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Lighting from below like in the film "Blade Runner"
Blade Runner Lighting…Sort Of
In the film Blade Runner, the lighting was strange and beautiful.* It was also very challenging to the technicians.* Making the actors look good under the type of lighting used was a real feat.* Kino Flo lighting was often used and not conventionally.* Many of the shots were lit from below.
You might notice that in my “Spoon”magazine shoot video, I used a mix of many light sources and for several I used a mix of Kino Light, open flash and soft box.* For several of my shots the light source was from directly below and below at around 45° up to the model.
When using this technique, where you are located is very important to achieve a balance between the harmony of the light hitting the model, the angle at which you are shooting the subject and the balance between shadows and highlights.* If you wish to kick in a bit more light, you may, as one might do for a still life session, using white or silver modifiers.* I prefer not to as the light being reflected back from the backdrop is often sufficient for me when using a white background.* I usually am shooting the background 1.5-2.5 stops hotter than the foreground.
If on a tight budget, you can replicate Kino Flo light by getting 6-10 fluorescent lights combined in an array i.e.parallel to each other attached to a white plexiglass or wood (painted white) support. I often mix Kino Flo with flash, HMI and tungsten, but used alone can also be quite effective.* It really depends on what you wish to accomplish.* When building a Kino Flo light type of configuration, it should be enclosed in a kind of light box looking structure, perhaps 6″-20cm deep.* You may also attach some barn doors or flags to control the light more effectively.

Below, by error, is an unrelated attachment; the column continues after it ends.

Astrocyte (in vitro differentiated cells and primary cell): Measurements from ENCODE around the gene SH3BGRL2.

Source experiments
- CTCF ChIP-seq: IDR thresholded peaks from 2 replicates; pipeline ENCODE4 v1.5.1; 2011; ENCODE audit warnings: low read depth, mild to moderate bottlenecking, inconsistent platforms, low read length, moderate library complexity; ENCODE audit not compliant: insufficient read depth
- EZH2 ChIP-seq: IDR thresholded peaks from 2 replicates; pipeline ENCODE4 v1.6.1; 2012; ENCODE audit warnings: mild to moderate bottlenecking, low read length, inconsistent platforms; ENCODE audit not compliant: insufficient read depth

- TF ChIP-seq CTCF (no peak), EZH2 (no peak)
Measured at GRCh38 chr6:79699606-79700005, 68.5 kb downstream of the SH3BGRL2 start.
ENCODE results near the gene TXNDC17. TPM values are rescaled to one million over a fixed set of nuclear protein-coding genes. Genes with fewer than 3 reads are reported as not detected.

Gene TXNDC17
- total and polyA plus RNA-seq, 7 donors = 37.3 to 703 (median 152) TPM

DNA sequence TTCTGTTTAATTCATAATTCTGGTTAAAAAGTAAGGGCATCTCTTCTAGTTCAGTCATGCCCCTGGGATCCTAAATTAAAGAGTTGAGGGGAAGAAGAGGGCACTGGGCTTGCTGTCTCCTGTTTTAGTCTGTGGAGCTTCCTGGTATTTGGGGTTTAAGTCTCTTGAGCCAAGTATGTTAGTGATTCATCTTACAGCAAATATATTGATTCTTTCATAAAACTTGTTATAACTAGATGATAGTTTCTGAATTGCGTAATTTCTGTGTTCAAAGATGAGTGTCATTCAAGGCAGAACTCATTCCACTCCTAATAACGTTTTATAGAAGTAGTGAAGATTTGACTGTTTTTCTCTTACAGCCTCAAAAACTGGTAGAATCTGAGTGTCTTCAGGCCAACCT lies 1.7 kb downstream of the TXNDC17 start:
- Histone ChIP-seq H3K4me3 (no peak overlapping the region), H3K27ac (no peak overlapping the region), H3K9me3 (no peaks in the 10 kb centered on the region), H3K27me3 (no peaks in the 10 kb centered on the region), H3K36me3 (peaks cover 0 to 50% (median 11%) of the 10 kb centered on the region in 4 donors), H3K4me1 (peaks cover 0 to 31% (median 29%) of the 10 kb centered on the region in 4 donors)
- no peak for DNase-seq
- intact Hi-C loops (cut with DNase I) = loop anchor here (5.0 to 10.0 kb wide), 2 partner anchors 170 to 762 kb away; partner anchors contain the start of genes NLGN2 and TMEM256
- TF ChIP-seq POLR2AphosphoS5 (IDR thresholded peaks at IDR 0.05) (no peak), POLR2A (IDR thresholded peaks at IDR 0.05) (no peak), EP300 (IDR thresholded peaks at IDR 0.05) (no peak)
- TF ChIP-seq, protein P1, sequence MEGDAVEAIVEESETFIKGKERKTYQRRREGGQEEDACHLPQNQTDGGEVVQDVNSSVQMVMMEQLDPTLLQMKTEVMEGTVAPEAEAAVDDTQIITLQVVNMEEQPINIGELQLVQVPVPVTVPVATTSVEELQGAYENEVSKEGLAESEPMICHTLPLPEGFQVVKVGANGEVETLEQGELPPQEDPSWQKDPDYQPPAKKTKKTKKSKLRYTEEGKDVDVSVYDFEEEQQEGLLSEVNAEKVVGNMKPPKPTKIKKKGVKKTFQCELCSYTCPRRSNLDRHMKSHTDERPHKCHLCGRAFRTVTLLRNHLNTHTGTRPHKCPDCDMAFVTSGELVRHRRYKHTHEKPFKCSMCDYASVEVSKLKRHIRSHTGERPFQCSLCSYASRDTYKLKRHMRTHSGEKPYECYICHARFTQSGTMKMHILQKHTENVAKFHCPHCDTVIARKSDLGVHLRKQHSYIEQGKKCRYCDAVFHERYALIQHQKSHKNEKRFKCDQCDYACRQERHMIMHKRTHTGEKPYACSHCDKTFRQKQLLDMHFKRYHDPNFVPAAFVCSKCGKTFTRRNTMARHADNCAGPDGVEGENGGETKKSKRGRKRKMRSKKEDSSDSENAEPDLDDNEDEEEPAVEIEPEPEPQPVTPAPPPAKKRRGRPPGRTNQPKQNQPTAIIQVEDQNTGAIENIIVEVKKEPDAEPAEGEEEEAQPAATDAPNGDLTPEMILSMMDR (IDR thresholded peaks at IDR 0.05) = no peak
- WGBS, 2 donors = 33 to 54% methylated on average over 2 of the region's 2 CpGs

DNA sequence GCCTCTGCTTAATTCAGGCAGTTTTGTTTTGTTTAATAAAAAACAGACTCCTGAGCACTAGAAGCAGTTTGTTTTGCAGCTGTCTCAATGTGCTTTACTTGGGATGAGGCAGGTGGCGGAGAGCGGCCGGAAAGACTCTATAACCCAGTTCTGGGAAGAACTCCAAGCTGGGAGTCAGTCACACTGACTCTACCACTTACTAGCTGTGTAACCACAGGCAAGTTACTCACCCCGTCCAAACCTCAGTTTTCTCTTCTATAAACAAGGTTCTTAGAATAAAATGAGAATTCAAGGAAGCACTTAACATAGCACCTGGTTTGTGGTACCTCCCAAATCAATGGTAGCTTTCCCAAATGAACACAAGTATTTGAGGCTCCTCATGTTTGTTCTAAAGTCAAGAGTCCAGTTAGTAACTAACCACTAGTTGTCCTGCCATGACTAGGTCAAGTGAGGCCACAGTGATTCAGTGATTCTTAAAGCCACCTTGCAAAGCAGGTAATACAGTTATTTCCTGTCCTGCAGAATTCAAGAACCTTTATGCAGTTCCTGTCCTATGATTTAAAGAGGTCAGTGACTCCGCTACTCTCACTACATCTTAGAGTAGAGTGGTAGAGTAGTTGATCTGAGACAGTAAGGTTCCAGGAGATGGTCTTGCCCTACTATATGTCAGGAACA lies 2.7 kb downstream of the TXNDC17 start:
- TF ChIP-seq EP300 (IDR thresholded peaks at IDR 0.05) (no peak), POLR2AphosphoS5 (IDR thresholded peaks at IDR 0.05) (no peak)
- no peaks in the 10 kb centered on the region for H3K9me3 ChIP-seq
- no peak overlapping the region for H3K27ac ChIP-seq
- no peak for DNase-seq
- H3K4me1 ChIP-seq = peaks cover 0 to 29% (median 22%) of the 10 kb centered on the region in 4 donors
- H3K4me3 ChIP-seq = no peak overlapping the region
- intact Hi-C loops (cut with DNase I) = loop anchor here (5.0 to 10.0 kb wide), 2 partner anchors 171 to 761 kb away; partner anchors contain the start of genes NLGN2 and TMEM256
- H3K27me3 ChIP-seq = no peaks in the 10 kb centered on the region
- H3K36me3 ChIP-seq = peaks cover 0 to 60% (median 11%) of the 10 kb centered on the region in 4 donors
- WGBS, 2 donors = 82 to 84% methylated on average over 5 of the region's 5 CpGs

You can also get an approximate replication of Kino Flo light, using a soft box lit from below. Although this works, it doesn’t have the radical fall off that Kino* Flo Lights have.
Anyhow, give lighting from below a try, but remember to place yourself accordingly as the model will often be looking down in to the light and that will be a creative challenge for you…
None the less, have fun experimenting.
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